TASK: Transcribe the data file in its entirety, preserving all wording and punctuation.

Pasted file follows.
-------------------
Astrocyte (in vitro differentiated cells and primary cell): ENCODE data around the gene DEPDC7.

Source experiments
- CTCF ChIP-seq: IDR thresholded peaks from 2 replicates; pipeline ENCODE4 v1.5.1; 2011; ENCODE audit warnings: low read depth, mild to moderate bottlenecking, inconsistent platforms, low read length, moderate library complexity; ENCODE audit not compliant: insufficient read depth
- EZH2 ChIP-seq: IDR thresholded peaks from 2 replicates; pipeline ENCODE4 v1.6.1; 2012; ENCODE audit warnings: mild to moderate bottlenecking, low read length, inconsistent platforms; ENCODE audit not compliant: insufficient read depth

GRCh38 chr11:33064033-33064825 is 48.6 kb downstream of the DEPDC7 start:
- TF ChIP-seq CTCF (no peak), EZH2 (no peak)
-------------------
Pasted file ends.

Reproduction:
Astrocyte (in vitro differentiated cells and primary cell): ENCODE data around the gene DEPDC7.

Source experiments
- CTCF ChIP-seq: IDR thresholded peaks from 2 replicates; pipeline ENCODE4 v1.5.1; 2011; ENCODE audit warnings: low read depth, mild to moderate bottlenecking, inconsistent platforms, low read length, moderate library complexity; ENCODE audit not compliant: insufficient read depth
- EZH2 ChIP-seq: IDR thresholded peaks from 2 replicates; pipeline ENCODE4 v1.6.1; 2012; ENCODE audit warnings: mild to moderate bottlenecking, low read length, inconsistent platforms; ENCODE audit not compliant: insufficient read depth

GRCh38 chr11:33064033-33064825 is 48.6 kb downstream of the DEPDC7 start:
- TF ChIP-seq CTCF (no peak), EZH2 (no peak)